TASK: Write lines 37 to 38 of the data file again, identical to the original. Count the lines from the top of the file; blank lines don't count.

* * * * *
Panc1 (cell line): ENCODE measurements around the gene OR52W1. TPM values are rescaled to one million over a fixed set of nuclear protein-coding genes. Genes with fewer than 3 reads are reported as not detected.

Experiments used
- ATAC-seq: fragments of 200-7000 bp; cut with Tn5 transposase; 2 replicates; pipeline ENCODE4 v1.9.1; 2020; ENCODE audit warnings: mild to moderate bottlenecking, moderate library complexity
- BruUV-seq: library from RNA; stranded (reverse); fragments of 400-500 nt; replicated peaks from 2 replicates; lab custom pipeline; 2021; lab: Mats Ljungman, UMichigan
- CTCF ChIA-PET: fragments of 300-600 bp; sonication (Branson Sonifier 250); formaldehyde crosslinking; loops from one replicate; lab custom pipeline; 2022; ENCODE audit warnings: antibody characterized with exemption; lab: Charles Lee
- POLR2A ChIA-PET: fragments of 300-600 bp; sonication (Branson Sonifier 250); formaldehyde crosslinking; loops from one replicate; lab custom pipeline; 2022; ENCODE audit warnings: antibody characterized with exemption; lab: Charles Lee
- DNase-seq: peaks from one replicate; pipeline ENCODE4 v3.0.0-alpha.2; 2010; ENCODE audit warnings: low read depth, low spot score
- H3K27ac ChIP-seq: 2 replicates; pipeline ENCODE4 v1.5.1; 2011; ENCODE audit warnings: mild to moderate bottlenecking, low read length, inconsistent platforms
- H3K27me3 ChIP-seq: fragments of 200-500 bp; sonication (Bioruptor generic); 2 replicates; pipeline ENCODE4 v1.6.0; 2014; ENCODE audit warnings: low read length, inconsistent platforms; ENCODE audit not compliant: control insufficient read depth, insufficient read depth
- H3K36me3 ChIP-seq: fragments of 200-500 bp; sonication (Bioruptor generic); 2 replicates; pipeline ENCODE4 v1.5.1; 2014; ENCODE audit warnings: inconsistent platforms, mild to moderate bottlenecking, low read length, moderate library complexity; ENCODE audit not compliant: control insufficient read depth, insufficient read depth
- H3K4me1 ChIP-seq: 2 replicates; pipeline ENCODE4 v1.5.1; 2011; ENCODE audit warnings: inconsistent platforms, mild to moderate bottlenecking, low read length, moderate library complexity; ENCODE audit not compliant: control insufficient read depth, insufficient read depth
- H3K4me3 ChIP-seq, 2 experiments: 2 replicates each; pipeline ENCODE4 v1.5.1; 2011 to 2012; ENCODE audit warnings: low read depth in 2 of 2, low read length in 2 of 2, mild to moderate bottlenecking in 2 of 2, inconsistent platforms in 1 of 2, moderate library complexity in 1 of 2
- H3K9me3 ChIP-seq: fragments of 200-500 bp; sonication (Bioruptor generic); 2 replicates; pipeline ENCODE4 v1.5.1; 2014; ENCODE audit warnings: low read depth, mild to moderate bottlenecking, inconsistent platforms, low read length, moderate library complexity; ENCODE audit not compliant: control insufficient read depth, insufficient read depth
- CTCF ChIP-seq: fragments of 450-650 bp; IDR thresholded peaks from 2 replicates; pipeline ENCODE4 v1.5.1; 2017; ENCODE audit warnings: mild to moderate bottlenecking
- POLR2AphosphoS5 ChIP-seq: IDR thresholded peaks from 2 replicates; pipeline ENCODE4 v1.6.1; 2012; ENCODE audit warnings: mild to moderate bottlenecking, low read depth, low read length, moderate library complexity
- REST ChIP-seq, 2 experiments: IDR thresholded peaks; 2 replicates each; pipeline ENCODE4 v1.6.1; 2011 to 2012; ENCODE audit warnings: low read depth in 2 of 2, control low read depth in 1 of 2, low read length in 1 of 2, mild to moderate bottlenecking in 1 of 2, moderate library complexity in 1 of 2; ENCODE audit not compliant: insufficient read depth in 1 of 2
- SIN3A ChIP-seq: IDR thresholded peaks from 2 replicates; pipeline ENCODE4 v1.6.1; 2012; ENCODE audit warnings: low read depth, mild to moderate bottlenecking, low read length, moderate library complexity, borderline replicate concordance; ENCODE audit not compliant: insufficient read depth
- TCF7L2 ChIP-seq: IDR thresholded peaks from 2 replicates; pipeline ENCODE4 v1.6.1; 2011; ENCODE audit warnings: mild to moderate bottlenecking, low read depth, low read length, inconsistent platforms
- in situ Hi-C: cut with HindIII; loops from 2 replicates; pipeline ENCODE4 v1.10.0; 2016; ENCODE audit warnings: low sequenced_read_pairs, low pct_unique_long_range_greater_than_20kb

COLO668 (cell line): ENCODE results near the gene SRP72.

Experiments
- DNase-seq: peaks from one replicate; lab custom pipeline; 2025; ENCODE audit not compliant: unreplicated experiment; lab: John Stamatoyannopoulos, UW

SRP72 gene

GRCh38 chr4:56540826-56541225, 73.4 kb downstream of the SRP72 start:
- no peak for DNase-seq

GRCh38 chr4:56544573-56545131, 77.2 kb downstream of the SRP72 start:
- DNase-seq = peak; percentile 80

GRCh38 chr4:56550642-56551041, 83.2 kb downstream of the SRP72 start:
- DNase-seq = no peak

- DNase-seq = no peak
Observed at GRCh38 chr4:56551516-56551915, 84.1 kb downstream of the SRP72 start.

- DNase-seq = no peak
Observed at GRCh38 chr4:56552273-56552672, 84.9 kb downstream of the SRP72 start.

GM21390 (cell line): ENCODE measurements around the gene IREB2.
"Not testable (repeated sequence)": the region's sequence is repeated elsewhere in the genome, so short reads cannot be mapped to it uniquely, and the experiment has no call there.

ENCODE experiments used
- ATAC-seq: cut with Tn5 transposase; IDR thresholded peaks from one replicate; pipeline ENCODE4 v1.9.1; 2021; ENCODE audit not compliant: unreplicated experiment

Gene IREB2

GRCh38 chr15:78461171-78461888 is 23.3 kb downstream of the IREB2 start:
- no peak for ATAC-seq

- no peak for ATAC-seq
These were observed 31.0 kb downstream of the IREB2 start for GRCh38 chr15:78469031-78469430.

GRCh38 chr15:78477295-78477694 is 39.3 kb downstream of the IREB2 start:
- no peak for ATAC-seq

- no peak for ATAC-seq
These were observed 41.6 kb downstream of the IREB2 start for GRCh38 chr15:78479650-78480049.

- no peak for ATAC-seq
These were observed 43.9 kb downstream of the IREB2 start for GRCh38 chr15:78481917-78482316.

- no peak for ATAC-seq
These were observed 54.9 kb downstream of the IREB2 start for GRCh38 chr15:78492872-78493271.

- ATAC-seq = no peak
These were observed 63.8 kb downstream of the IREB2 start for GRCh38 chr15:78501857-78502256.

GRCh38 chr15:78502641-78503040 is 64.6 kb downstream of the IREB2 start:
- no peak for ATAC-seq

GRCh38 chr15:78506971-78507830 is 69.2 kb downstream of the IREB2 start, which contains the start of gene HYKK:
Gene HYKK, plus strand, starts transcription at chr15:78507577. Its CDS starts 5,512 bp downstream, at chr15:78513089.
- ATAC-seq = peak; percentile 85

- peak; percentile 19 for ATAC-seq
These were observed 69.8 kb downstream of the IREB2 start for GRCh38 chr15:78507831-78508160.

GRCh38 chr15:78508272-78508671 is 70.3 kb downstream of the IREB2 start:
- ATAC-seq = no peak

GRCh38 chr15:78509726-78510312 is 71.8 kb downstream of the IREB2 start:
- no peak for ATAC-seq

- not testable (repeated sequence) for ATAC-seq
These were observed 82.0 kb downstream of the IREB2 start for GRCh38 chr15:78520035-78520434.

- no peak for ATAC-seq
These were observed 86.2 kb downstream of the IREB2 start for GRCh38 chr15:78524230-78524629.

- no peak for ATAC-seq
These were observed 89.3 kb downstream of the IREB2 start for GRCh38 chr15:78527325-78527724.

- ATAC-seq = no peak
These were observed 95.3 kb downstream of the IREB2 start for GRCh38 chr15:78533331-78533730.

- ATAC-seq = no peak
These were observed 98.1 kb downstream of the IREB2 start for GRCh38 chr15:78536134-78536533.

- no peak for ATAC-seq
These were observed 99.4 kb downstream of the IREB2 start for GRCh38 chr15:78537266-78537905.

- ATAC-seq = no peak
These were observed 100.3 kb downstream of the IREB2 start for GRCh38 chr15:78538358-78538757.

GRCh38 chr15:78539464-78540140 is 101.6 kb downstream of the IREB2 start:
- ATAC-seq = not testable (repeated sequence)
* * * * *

- ATAC-seq: cut with Tn5 transposase; IDR thresholded peaks from one replicate; pipeline ENCODE4 v1.9.1; 2021; ENCODE audit not compliant: unreplicated experiment

Gene IREB2